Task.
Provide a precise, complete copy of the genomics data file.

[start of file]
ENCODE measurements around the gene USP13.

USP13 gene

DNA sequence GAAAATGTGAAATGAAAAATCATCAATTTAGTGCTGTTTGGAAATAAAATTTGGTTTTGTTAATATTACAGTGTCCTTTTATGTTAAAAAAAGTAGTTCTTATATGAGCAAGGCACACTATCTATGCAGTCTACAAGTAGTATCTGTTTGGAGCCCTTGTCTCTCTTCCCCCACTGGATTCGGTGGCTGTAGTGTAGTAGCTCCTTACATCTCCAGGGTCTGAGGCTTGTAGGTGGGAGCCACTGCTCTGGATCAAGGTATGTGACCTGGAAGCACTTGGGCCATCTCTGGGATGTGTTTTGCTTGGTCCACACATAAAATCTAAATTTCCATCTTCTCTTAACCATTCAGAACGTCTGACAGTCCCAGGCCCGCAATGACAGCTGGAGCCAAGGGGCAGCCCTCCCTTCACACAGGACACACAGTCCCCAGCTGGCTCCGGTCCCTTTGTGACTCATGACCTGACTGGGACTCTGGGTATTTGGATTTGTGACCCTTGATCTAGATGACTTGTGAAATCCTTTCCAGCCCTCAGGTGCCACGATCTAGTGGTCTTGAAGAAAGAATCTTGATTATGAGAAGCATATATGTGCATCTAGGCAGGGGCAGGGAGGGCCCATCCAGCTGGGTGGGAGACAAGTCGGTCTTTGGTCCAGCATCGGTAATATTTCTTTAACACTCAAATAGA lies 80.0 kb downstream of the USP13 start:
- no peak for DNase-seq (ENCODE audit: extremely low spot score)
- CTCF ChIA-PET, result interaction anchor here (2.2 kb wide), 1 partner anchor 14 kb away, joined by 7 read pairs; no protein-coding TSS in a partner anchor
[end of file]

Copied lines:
ENCODE measurements around the gene USP13.

USP13 gene

DNA sequence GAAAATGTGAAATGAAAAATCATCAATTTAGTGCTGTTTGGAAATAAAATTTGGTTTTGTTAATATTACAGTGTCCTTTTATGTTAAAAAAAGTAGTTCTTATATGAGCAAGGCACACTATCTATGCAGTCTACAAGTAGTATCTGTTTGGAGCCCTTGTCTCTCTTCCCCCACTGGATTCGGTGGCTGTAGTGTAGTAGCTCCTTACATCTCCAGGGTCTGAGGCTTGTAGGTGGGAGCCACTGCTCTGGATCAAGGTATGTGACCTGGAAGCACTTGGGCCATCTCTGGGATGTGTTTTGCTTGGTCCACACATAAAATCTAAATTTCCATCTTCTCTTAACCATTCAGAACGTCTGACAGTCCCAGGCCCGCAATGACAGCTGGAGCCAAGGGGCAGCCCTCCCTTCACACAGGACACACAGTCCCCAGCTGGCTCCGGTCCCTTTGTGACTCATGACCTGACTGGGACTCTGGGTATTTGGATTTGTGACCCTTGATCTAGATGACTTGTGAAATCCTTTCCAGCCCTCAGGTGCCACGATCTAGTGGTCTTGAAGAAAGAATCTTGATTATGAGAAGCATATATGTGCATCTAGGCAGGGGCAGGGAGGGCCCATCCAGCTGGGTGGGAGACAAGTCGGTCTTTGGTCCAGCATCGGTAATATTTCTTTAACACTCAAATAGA lies 80.0 kb downstream of the USP13 start:
- no peak for DNase-seq (ENCODE audit: extremely low spot score)
- CTCF ChIA-PET, result interaction anchor here (2.2 kb wide), 1 partner anchor 14 kb away, joined by 7 read pairs; no protein-coding TSS in a partner anchor